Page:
Guest Post by Rohan Naravane.
If you’ve been using computers long enough, there’s a chance you may have experienced the failure of a storage device at least once. Your photos, videos, documents… gone in a flash as your computer storage (like a hard drive) or external storage (like a microSD card) bites the dust. You may have even put in a lot of effort in organising them. I did, and it happened to me a few times. Ever since then, I was careful to back things up on a secondary drive. But since those incidents, I increasingly wished for a day when I don’t have to care backing up my data anymore.
After many years of waiting for internet to get faster/reliable (I live in India) and cloud services to become more consumer-centric and affordable, I can happily admit that today none of my digital possessions are tangible. Here’s how I changed my ways to become a cloud hugger.
Fortunately, my work does not require me to deal with big files; it’s mostly confined to writing, basic image manipulation and email. The first step was to stop using a local document editor like Microsoft Word to the cloud-based Google Docs. This was back in 2010. Today, me and my team happily collaborate on our writing work using Google Docs and spreadsheets using Google Sheets. I don’t remember the last time I ‘downloaded’ email on a client, as Gmail has a very usable web as well as app experience.
But using cloud services for text-based content is hardly anything to be proud of. It isn’t uncommon to see people use cloud-based solutions for these use-cases.
If you check what is taking up most of your storage space, there’s a good chance a lot of it will be audio-visual content.
Thanks to streaming music apps, I no longer have to maintain a ‘collection’ of my songs on a computer or phone. With a reasonably-priced subscription (for e.g Rs. 120 per month for Apple Music), I’m able to listen to whatever I want, whenever I want it. The days of having the whole world’s music right in your pocket are truer than ever. Obviously, I also download my favourite tracks for repeated listening, especially so that I don’t overshoot my monthly data plan.
Now for visual entertainment. I stream TV Shows and Movies to the big screen using Ogle, one of the many up-and-coming streaming services in India. The Hotstar app tieup with HBO and Netflix’s expected arrival in India in 2016 is making the proposition even more interesting. That, along with the entertaining platform we all know that is YouTube, I can’t remember the last time I “downloaded” videos to consume them.
The other capacity-hogging piece of content is photos and videos you shoot. I don’t own a dedicated camera, as a good camera phone suits my imaging needs well. After previously relying on Flickr’s 1TB of free private cloud storage, I’ve migrated every photo and video that I’ve ever clicked on to Google Photos. Not only does Google allow unlimited storage of compressed images (the quality of which I’ve found to be satisfactory), its search capabilities are mind-boggling. Just the other day, my wife asked me to share all photos I’d clicked in our trip to Gurgaon recently, and it took me literally two minutes to search ‘Gurgaon november 2015’, select everything in the search results, create a shared album, and share the link to her over an instant messenger. Last but not least, you can also delete all backed up photos and videos from your smartphone with a single click, thereby making it the easiest way to quickly free up the storage.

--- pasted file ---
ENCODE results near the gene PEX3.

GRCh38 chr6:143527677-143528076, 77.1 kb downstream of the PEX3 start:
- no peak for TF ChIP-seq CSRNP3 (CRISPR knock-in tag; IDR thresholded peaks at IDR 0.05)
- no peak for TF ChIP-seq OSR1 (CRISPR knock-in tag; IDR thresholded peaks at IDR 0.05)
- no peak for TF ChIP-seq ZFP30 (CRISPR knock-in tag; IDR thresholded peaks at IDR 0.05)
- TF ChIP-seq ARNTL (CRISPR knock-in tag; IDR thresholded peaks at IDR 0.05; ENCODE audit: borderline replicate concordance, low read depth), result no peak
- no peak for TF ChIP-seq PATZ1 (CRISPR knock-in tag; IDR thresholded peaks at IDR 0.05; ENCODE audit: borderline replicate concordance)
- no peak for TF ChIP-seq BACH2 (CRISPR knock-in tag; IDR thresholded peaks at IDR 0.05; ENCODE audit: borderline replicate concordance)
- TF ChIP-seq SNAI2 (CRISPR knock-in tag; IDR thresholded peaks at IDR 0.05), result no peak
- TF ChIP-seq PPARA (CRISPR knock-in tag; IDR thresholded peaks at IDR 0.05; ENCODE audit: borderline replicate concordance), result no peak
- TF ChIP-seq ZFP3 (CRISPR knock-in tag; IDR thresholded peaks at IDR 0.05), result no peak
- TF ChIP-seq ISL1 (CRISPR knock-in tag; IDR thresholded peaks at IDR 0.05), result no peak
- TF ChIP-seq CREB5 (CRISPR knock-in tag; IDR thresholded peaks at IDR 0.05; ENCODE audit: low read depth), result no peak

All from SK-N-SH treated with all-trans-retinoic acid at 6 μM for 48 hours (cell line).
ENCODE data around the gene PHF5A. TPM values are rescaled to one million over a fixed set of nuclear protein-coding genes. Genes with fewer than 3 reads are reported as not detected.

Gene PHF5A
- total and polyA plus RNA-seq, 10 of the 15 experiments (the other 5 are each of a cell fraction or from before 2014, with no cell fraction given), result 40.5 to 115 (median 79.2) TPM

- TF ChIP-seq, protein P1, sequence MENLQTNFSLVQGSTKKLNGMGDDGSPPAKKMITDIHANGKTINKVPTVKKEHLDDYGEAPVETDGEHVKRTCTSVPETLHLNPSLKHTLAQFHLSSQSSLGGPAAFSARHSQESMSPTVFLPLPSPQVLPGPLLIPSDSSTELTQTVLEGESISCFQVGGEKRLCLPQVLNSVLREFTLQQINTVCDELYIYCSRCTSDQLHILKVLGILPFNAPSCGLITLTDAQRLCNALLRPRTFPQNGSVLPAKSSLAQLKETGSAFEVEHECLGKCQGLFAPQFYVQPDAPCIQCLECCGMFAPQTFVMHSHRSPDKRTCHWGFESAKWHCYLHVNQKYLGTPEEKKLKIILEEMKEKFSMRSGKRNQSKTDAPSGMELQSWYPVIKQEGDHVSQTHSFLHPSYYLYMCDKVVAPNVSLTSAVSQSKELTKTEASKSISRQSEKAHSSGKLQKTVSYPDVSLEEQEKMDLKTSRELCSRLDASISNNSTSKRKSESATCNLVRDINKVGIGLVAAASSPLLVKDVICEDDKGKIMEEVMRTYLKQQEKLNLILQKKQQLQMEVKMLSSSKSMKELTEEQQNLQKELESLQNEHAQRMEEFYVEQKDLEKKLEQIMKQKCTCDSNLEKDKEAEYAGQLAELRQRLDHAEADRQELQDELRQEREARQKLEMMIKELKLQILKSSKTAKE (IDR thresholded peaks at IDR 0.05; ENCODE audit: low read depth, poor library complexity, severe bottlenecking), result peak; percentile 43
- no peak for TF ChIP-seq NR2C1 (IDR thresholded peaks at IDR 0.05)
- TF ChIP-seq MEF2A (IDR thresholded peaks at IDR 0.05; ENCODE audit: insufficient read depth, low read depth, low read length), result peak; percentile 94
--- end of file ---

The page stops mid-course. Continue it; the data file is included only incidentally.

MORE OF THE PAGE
Don’t Care About ‘em TBs No More
The day is here where I don’t need own terabytes of storage space. For instance, over 700GB of storage on my current laptop is occupied, but all of it is either redundant content or has already archived on some cloud. So if tomorrow my laptop goes kaput or is stolen, I basically have zero data loss fears. Same goes for my smartphone; there’s nothing in there that I feel I can’t do without. I’m no longer compelled to pay obscene amounts of money to buy a laptop with more than 256GB of flash storage or a smartphone with more than 32GB storage, as those capacities will do just fine for me. Switching from one computing device to another is also no longer the nightmare that I remember it used to be.
Fear of The Dark?
So, what do I effectively lose by doing this? Well, technically since I am currently not in physical possession of any content that I create, I am at the mercy of the cloud providers to give me uninterrupted, reliable service. There are also fears that big companies will use their monopolies to control prices as they please, potentially asking people like me in the future to cough up more money to continue using the services that I today enjoy for free or a nominal charge. Then there are the privacy fears where everything you create is a hack away from being taken away from you for potentially malicious use.
Not to say that I take any of the above concerns lightly. But to me the convenience of outsourcing the accessibility and safety of my data outweighs the potential dangers. Also, like I said before, my work doesn’t require me to work with heavy files, so my recurring costs to go “Pro Cloud” could be lower than yours. After laying down my points, I’m curious — have you taken a similar plunge or are planning to? Sound off in the comments and let me know!